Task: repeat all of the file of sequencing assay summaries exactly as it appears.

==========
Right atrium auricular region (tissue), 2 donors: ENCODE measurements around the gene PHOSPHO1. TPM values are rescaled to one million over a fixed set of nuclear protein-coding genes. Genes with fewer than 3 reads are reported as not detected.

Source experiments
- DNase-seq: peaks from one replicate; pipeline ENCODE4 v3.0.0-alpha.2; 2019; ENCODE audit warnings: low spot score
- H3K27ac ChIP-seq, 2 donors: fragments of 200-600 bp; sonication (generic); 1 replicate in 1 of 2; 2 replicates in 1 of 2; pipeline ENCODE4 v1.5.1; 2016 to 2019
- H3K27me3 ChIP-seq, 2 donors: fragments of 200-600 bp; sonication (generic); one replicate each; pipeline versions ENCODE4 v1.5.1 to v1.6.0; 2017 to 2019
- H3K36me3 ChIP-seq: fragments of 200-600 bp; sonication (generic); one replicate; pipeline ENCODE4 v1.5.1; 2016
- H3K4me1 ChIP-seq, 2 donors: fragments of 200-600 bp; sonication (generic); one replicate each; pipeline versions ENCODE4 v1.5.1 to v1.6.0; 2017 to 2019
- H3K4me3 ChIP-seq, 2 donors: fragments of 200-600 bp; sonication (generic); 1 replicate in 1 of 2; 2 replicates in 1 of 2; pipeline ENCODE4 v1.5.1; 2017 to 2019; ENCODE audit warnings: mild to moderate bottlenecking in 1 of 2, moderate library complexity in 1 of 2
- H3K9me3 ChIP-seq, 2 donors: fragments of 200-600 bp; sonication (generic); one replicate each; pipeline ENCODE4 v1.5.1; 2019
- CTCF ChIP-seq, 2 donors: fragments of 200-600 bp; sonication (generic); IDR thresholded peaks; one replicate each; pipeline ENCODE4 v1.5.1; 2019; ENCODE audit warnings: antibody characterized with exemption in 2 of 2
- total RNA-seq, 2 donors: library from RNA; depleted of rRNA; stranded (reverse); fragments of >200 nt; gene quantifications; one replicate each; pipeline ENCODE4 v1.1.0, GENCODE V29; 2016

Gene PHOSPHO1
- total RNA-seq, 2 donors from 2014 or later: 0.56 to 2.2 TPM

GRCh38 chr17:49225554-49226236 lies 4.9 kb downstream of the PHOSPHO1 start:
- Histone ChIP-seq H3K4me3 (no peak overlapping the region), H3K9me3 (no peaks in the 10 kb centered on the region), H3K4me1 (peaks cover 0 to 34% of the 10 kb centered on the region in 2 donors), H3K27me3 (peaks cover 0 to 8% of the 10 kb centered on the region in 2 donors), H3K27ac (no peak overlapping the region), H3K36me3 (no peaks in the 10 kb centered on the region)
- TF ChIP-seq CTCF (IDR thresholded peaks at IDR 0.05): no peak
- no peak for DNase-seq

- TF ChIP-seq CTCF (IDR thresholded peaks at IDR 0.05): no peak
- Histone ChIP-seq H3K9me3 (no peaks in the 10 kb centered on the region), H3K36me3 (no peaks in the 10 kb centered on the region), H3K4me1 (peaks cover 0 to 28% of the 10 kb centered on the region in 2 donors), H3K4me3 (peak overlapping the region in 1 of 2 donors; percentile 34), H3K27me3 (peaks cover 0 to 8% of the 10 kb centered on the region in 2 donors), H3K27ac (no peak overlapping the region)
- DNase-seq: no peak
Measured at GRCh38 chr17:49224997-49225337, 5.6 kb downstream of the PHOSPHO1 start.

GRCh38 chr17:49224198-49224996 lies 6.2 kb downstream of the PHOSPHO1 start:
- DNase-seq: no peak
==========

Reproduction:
Right atrium auricular region (tissue), 2 donors: ENCODE measurements around the gene PHOSPHO1. TPM values are rescaled to one million over a fixed set of nuclear protein-coding genes. Genes with fewer than 3 reads are reported as not detected.

Source experiments
- DNase-seq: peaks from one replicate; pipeline ENCODE4 v3.0.0-alpha.2; 2019; ENCODE audit warnings: low spot score
- H3K27ac ChIP-seq, 2 donors: fragments of 200-600 bp; sonication (generic); 1 replicate in 1 of 2; 2 replicates in 1 of 2; pipeline ENCODE4 v1.5.1; 2016 to 2019
- H3K27me3 ChIP-seq, 2 donors: fragments of 200-600 bp; sonication (generic); one replicate each; pipeline versions ENCODE4 v1.5.1 to v1.6.0; 2017 to 2019
- H3K36me3 ChIP-seq: fragments of 200-600 bp; sonication (generic); one replicate; pipeline ENCODE4 v1.5.1; 2016
- H3K4me1 ChIP-seq, 2 donors: fragments of 200-600 bp; sonication (generic); one replicate each; pipeline versions ENCODE4 v1.5.1 to v1.6.0; 2017 to 2019
- H3K4me3 ChIP-seq, 2 donors: fragments of 200-600 bp; sonication (generic); 1 replicate in 1 of 2; 2 replicates in 1 of 2; pipeline ENCODE4 v1.5.1; 2017 to 2019; ENCODE audit warnings: mild to moderate bottlenecking in 1 of 2, moderate library complexity in 1 of 2
- H3K9me3 ChIP-seq, 2 donors: fragments of 200-600 bp; sonication (generic); one replicate each; pipeline ENCODE4 v1.5.1; 2019
- CTCF ChIP-seq, 2 donors: fragments of 200-600 bp; sonication (generic); IDR thresholded peaks; one replicate each; pipeline ENCODE4 v1.5.1; 2019; ENCODE audit warnings: antibody characterized with exemption in 2 of 2
- total RNA-seq, 2 donors: library from RNA; depleted of rRNA; stranded (reverse); fragments of >200 nt; gene quantifications; one replicate each; pipeline ENCODE4 v1.1.0, GENCODE V29; 2016

Gene PHOSPHO1
- total RNA-seq, 2 donors from 2014 or later: 0.56 to 2.2 TPM

GRCh38 chr17:49225554-49226236 lies 4.9 kb downstream of the PHOSPHO1 start:
- Histone ChIP-seq H3K4me3 (no peak overlapping the region), H3K9me3 (no peaks in the 10 kb centered on the region), H3K4me1 (peaks cover 0 to 34% of the 10 kb centered on the region in 2 donors), H3K27me3 (peaks cover 0 to 8% of the 10 kb centered on the region in 2 donors), H3K27ac (no peak overlapping the region), H3K36me3 (no peaks in the 10 kb centered on the region)
- TF ChIP-seq CTCF (IDR thresholded peaks at IDR 0.05): no peak
- no peak for DNase-seq

- TF ChIP-seq CTCF (IDR thresholded peaks at IDR 0.05): no peak
- Histone ChIP-seq H3K9me3 (no peaks in the 10 kb centered on the region), H3K36me3 (no peaks in the 10 kb centered on the region), H3K4me1 (peaks cover 0 to 28% of the 10 kb centered on the region in 2 donors), H3K4me3 (peak overlapping the region in 1 of 2 donors; percentile 34), H3K27me3 (peaks cover 0 to 8% of the 10 kb centered on the region in 2 donors), H3K27ac (no peak overlapping the region)
- DNase-seq: no peak
Measured at GRCh38 chr17:49224997-49225337, 5.6 kb downstream of the PHOSPHO1 start.

GRCh38 chr17:49224198-49224996 lies 6.2 kb downstream of the PHOSPHO1 start:
- DNase-seq: no peak